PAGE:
Enlarge / Infection flow with DNS hijacking and smishing.

The attackers, known in the security industry as Roaming Mantis, designed the DNS hijacking to work only when devices visit the mobile version of a spoofed website, most likely to ensure the campaign goes undetected.

While the threat is serious, it has a major shortcoming—HTTPS. Transport Layer Security (TLS) certificates that serve as the underpinning for HTTPS bind a domain name such as to a private encryption key that’s known only to the site operator. People directed to a malicious site masquerading as Ars Technica using a modern browser will receive warnings that the connection isn’t secure or will be asked to approve a self-signed certificate, a practice that users should never follow.

Another way to combat the threat is to ensure the password protecting a router’s administrative account is changed from the default one to a strong one.

Still, not everyone is versed in such best practices, which leaves them open to visiting a malicious site that looks almost identical to the legitimate one they intended to access.

“Users with infected Android devices that connect to free or public Wi-Fi networks may spread the malware to other devices on the network if the Wi-Fi network they are connected to is vulnerable,” Thursday’s report stated. “Kaspersky experts are concerned about the potential for the DNS changer to be used to target other regions and cause significant issues.

300+ models of MSI motherboards have Secure Boot turned off. Is yours affected?

A stylized skull and crossbones made out of ones and zeroes.

Secure Boot is an industry standard for ensuring that Windows devices don’t load malicious firmware or software during the startup process. If you have it turned on—as you should in most cases, and it’s the default setting mandated by Microsoft—good for you. If you’re using one of more than 300 motherboard models made by manufacturer MSI in the past 18 months, however, you may not be protected.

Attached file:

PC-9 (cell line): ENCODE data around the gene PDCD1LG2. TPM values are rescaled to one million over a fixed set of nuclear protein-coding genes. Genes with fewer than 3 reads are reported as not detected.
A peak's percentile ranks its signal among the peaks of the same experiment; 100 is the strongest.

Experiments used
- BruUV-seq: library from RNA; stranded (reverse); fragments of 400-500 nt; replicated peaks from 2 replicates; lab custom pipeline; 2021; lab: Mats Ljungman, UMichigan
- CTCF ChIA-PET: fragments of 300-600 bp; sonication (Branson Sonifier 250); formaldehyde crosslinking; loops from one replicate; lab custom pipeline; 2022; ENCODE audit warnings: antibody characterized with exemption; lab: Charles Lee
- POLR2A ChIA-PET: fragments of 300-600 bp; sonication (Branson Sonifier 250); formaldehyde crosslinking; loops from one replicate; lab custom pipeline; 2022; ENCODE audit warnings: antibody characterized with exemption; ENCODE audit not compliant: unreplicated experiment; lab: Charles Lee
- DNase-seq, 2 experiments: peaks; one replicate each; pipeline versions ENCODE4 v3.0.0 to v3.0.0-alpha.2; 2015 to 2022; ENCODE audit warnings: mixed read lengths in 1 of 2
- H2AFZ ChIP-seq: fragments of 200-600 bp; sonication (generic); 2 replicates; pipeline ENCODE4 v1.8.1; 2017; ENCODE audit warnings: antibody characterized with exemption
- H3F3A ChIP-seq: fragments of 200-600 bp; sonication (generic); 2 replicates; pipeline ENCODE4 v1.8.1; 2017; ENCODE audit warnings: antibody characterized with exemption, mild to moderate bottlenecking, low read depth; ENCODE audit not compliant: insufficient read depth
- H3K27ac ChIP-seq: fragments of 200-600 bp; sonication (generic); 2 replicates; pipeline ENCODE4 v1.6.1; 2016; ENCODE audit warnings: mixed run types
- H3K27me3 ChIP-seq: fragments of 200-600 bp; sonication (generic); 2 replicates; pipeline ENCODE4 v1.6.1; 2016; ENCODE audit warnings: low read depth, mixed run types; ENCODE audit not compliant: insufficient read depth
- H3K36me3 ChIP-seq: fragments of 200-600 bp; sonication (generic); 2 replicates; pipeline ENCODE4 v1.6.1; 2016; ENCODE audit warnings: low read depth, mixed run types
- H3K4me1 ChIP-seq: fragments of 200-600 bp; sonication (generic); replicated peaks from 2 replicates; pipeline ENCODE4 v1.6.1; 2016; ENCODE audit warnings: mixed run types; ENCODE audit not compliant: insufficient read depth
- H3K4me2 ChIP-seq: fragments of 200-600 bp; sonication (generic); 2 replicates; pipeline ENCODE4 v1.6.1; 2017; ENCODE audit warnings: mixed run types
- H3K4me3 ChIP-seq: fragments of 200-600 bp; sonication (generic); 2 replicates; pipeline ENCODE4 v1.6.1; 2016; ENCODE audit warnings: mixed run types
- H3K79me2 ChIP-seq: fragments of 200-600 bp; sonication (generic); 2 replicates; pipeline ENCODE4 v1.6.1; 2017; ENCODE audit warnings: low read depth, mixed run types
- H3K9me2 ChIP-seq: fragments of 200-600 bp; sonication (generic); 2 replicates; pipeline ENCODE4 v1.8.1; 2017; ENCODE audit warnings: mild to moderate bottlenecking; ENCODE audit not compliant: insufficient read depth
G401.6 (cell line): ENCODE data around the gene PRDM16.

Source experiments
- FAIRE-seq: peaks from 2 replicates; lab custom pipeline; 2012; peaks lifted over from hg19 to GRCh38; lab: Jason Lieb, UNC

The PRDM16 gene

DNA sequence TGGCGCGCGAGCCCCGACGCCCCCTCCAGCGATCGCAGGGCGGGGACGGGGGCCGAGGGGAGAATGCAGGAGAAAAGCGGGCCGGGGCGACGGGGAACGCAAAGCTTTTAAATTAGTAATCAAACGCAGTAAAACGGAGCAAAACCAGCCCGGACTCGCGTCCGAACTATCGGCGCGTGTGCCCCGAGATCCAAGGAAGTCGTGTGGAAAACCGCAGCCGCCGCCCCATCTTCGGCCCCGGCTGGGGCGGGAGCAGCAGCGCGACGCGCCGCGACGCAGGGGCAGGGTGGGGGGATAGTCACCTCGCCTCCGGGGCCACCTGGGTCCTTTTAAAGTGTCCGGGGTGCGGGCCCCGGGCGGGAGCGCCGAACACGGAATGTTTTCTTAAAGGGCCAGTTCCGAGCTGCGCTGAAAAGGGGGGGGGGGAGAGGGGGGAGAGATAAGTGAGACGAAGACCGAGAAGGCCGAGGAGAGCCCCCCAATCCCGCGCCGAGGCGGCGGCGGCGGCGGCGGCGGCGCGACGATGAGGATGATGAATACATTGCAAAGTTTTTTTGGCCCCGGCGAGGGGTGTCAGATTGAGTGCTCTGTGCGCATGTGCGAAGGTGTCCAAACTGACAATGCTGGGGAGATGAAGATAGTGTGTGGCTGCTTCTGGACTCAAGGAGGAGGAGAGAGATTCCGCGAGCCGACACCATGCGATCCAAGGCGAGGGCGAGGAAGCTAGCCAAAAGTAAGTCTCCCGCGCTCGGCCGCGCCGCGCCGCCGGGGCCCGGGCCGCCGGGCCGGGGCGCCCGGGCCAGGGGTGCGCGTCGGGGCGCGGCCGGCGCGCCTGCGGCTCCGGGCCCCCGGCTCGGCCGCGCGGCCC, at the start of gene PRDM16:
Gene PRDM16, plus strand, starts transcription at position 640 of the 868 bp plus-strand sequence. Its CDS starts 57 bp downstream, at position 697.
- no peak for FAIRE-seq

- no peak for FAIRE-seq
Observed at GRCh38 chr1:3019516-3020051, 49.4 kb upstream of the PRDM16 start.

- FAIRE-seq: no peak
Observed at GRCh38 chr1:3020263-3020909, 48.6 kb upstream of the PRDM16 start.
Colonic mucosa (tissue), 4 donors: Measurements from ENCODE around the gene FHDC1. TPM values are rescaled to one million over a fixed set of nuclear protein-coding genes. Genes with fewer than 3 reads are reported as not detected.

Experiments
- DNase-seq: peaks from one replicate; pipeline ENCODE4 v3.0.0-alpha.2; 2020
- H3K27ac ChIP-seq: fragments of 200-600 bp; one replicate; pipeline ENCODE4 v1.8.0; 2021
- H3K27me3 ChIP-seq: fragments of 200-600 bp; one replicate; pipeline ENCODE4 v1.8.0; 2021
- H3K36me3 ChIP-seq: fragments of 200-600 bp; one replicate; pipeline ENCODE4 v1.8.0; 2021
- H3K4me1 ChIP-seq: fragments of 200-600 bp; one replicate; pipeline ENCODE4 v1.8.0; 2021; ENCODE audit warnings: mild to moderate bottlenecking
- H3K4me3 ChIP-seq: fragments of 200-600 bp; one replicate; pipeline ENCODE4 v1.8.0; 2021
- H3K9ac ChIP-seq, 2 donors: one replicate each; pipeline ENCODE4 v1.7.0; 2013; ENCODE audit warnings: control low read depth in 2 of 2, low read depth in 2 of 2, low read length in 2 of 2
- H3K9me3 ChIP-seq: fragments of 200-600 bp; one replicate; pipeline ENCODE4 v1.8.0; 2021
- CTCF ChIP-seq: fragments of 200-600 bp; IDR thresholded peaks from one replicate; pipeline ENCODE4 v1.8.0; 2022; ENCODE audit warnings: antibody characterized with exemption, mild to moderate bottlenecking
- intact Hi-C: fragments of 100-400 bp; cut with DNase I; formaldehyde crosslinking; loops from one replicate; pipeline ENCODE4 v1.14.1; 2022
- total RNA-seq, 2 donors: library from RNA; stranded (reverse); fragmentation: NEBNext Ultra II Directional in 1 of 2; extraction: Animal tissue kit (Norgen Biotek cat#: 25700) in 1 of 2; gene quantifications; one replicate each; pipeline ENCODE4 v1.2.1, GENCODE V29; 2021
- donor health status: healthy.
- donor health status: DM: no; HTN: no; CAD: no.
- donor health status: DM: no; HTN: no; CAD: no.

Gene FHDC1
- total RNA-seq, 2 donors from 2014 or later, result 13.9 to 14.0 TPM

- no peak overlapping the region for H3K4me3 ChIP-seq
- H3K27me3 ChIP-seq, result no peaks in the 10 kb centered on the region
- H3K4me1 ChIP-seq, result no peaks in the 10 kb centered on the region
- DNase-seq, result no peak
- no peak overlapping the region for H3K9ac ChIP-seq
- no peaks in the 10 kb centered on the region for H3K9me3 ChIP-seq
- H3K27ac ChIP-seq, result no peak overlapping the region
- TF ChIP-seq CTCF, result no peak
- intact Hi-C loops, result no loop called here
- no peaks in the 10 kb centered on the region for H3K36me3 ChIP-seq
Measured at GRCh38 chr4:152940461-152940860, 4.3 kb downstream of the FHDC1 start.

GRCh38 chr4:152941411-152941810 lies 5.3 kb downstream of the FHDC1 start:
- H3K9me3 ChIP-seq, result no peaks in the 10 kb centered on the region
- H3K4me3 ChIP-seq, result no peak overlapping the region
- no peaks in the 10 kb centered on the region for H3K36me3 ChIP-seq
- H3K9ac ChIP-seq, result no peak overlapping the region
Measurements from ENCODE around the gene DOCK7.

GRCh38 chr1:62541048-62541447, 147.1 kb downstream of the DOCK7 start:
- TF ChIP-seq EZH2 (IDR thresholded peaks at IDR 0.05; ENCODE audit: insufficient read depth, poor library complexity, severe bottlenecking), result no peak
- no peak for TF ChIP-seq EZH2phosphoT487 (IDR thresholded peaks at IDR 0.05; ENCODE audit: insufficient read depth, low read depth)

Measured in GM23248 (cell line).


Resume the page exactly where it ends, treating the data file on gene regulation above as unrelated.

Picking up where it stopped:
Introduced in 2011, Secure Boot establishes a chain of trust between the hardware and software or firmware that boots up a device. Prior to Secure Boot, devices used software known as the BIOS, which was installed on a small chip, to instruct them how to boot up and recognize and start hard drives, CPUs, memory, and other hardware. Once finished, this mechanism loaded the bootloader, which activates tasks and processes for loading Windows.

The problem was: The BIOS would load any bootloader that was located in the proper directory. That permissiveness allowed hackers who had brief access to a device to install rogue bootloaders that, in turn, would run malicious firmware or Windows images.

When Secure Boot falls apart

About a decade ago, the BIOS was replaced with the UEFI (Unified Extensible Firmware Interface), an OS in its own right that could prevent the loading of system drivers or bootloaders that weren’t digitally signed by their trusted manufacturers.

UEFI relies on databases of both trusted and revoked signatures that OEMs load into the non-volatile memory of motherboards at the time of manufacture. The signatures list the signers and cryptographic hashes of every authorized bootloader or UEFI-controlled application, a measure that establishes the chain of trust. This chain ensures the device boots securely using only code that’s known and trusted. If unknown code is scheduled to be loaded, Secure Boot shuts down the startup process.

A researcher and student recently discovered that more than 300 motherboard models from Taiwan-based MSI, by default, aren’t implementing Secure Boot and are allowing any bootloader to run. The models work with various hardware and firmware, including many from Intel and AMD (the full list is here). The shortcoming was introduced sometime in the third quarter of 2021. The researcher accidentally uncovered the problem when attempting to digitally sign various components of his system.

“On 2022-12-11, I decided to setup Secure Boot on my new desktop with a help of sbctl,” Dawid Potocki, a Poland-born researcher who now lives in New Zealand, wrote. “Unfortunately I have found that my firmware was… accepting every OS image I gave it, no matter if it was trusted or not. It wasn’t the first time that I have been self-signing Secure Boot, I wasn’t doing it wrong.”